Searching over 5,500,000 cases.


searching
Buy This Entire Record For $7.95

Download the entire decision to receive the complete text, official citation,
docket number, dissents and concurrences, and footnotes for this case.

Learn more about what you receive with purchase of this case.

Reserve Realty, LLC v. Windeme Reserve, LLC

Court of Appeals of Connecticut

June 20, 2017

THE RESERVE REALTY, LLC, ET AL.
v.
WINDEME RERESERVE, LLC, ET AL.

          Argued January 4, 2017

         Appeal from Superior Court, judicial district of Danbury, Truglia, J.

          Daniel E. Casagrande, with whom was Lisa M. Rivas, for the appellants (plaintiffs).

          Christopher Rooney, with whom was Brian A. Daley, for the appellees (named defendant et al.).

          Alvord, Sheldon and Schaller, Js.

          OPINION

          SCHALLER, J.

          This appeal arises from a breach of contract action in which the plaintiffs, The Reserve Realty, LLC (Reserve Realty), and Theodore Haddad, Sr., as executor of the estate of Jeanette Haddad, sought to recover real estate brokerage fees in connection with the sale and/or lease of units in an apartment complex constructed and leased by the defendant BLT Reserve, LLC (BLT), and of commercial office space not yet constructed by the defendant Windemere Reserve, LLC (Windemere). After a trial to the court, judgment was rendered in favor of the defendants. The plaintiffs appeal from that judgment, claiming that the trial court improperly determined that (1) the purchase and sale agreements upon which they based their claims for brokerage fees constituted part of an illegal tying arrangement in violation of the Connecticut Antitrust Act, General Statutes § 35-24 et seq. (antitrust act), (2) the listing agreements entered into pursuant to such purchase and sale agreements did not comply with General Statutes § 20-325a, and (3) such listing agreements were unenforceable by the plaintiffs because they were personal to Jeanette Haddad. We affirm the judgment of the trial court.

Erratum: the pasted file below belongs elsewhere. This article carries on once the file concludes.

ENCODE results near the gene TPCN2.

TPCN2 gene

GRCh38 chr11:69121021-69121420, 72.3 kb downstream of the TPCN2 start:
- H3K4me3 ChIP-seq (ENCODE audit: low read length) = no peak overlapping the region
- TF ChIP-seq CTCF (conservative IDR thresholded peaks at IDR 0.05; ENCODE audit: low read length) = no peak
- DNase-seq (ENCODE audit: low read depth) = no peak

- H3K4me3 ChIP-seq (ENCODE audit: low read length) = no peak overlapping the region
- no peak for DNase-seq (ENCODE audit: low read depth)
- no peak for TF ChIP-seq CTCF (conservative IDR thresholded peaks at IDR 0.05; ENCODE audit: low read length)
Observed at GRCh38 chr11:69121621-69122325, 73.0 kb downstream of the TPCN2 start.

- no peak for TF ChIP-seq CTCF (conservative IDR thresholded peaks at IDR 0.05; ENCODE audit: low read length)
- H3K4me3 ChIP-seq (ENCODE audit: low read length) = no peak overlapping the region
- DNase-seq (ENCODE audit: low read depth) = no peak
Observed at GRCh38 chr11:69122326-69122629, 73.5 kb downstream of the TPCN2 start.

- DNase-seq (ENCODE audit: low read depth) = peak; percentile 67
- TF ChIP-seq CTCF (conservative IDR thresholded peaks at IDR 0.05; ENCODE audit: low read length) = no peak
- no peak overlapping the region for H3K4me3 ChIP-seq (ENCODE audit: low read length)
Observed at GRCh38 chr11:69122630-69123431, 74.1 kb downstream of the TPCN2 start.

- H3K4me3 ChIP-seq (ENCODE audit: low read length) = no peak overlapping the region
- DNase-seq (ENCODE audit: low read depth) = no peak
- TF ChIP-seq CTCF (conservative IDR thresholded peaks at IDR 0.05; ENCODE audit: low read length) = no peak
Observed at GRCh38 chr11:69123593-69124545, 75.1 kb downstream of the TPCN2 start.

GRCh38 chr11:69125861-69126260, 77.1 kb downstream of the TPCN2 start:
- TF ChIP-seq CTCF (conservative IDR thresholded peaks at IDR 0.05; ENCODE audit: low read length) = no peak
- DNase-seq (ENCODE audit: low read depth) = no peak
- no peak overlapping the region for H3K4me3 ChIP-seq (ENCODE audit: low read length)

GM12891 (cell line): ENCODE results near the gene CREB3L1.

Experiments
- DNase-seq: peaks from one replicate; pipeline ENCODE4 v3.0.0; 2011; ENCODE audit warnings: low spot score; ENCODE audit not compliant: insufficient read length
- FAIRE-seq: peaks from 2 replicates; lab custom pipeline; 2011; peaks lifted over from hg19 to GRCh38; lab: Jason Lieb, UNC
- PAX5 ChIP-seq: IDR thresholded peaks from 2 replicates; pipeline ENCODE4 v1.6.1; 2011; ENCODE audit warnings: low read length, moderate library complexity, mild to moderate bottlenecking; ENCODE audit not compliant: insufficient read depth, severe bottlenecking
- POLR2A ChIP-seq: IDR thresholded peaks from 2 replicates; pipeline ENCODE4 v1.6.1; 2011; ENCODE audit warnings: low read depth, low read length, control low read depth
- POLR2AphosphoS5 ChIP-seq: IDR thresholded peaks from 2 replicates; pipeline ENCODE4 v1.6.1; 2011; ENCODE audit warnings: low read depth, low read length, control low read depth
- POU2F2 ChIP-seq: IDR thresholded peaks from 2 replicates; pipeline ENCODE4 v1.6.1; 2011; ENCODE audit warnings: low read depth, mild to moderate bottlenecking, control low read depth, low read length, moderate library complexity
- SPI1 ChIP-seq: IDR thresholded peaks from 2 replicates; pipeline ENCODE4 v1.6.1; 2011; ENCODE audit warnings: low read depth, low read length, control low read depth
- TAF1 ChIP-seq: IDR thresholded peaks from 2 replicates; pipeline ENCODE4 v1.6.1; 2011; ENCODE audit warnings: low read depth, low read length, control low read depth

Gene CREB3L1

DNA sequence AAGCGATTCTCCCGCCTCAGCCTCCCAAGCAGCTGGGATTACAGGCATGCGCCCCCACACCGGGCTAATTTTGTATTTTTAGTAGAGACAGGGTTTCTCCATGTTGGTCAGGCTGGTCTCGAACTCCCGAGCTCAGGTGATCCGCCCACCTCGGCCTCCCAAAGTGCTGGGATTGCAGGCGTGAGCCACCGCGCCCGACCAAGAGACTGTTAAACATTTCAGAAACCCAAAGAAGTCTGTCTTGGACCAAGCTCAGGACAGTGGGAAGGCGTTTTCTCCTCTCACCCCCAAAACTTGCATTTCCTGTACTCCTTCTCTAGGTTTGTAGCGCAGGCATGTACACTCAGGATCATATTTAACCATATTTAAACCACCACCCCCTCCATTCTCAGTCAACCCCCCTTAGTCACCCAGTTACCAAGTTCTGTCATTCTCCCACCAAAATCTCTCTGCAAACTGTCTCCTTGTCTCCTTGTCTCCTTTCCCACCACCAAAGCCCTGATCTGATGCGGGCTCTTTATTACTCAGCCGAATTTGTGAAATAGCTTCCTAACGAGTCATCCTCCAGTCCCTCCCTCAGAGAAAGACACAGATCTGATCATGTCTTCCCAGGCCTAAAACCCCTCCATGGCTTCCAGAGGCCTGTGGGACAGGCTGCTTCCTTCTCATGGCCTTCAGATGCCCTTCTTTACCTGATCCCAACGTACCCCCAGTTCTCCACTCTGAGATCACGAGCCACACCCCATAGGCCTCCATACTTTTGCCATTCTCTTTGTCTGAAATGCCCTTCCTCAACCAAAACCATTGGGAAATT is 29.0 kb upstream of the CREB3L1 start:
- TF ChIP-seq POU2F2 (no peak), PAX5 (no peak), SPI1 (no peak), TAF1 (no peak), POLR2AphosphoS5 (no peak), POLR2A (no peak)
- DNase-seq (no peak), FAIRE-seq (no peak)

The following facts, as found by the trial court in its memorandum of decision, are pertinent to our review. The plaintiff, Theodore Haddad, Sr., is the duly appointed executor of the estate of his wife, Jeanette Haddad. Prior to her death in January, 2013, Jeanette Haddad was a successful and highly regarded real estate broker in the Danbury real estate market, performing brokerage services under the business name, ‘‘Jeanette Haddad, Broker.''[1] She employed several licensed salespersons, including Theodore Haddad, Sr., and she engaged the services of her son, Theodore Haddad, Jr., who was a licensed real estate broker with his own broker's license and business. The plaintiff, Reserve Realty, a limited liability company organized and existing pursuant to the laws of Connecticut, was founded by Jeanette Haddad and Paul Scalzo on September 15, 2003.[2] The defendants, BLT and Windemere, are limited liability companies, the principals and owners of which include Carl Kuehner, Jr., and Paul Kuehner.[3]